AuthorsKamanu, Frederick Kinyua
Medvedeva, Yulia A.
Jankovic, Boris R.
Archer, John A.C.
Bajic, Vladimir B.
KAUST DepartmentComputational Bioscience Research Center (CBRC)
Permanent link to this recordhttp://hdl.handle.net/10754/325350
MetadataShow full item record
AbstractMutations in any genome may lead to phenotype characteristics that determine ability of an individual to cope with adaptation to environmental challenges. In studies of human biology, among the most interesting ones are phenotype characteristics that determine responses to drug treatments, response to infections, or predisposition to specific inherited diseases. Most of the research in this field has been focused on the studies of mutation effects on the final gene products, peptides, and their alterations. Considerably less attention was given to the mutations that may affect regulatory mechanism(s) of gene expression, although these may also affect the phenotype characteristics. In this study we make a pilot analysis of mutations observed in the regulatory regions of 24,667 human RefSeq genes. Our study reveals that out of eight studied mutation types, insertions are the only one that in a statistically significant manner alters predicted transcription factor binding sites (TFBSs). We also find that 25 families of TFBSs have been altered by mutations in a statistically significant manner in the promoter regions we considered. Moreover, we find that the related transcription factors are, for example, prominent in processes related to intracellular signaling; cell fate; morphogenesis of organs and epithelium; development of urogenital system, epithelium, and tube; neuron fate commitment. Our study highlights the significance of studying mutations within the genes regulatory regions and opens way for further detailed investigations on this topic, particularly on the downstream affected pathways. 2012 Kamanu, Medvedeva, Schaefer, Jankovic, Archer and Bajic.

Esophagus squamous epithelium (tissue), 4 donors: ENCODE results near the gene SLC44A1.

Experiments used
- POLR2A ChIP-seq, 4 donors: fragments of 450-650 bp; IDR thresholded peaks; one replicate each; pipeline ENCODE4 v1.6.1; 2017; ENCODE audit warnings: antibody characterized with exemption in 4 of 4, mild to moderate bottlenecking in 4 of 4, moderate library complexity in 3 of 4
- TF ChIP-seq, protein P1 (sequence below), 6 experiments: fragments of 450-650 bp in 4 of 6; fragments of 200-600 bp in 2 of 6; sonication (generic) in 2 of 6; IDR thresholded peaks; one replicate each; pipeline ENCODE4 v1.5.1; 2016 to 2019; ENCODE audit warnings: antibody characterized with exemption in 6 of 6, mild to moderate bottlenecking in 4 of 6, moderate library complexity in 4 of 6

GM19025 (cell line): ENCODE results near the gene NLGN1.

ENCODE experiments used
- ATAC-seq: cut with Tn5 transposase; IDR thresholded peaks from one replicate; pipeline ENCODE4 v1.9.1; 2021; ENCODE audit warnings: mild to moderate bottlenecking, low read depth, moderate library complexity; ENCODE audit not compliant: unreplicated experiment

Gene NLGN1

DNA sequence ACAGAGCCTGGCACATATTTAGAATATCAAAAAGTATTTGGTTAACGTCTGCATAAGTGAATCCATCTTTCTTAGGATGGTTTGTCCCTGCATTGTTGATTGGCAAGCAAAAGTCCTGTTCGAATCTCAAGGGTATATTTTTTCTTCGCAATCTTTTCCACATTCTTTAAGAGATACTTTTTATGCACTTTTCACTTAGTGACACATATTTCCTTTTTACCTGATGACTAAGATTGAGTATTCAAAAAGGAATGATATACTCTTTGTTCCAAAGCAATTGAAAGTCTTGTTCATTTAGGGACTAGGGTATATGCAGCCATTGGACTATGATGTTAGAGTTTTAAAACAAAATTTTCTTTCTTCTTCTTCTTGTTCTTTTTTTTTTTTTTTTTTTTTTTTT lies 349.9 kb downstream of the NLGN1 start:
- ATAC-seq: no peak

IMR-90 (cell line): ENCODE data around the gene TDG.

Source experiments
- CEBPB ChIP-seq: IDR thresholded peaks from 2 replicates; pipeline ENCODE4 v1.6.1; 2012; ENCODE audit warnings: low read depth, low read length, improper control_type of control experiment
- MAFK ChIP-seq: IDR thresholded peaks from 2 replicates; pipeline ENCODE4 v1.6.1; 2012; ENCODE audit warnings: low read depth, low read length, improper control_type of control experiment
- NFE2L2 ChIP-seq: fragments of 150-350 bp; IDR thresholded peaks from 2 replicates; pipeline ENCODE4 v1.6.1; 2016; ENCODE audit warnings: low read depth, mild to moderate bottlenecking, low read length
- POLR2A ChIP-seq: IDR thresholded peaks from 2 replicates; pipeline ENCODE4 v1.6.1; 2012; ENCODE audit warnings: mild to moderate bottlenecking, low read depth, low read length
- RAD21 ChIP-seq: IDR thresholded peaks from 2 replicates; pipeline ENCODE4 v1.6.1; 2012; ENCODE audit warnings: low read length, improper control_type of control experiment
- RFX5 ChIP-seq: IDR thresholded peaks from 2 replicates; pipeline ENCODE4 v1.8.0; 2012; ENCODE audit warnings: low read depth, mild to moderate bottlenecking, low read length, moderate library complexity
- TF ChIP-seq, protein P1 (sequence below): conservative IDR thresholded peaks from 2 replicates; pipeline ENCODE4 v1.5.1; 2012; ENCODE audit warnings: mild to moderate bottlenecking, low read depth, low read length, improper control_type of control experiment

CitationKamanu FK, Medvedeva YA, Schaefer U, Jankovic BR, Archer JAC, et al. (2012) Mutations and Binding Sites of Human Transcription Factors. Front Gene 3. doi:10.3389/fgene.2012.00100.
PublisherFrontiers Media SA
JournalFrontiers in Genetics
PubMed Central IDPMC3365286
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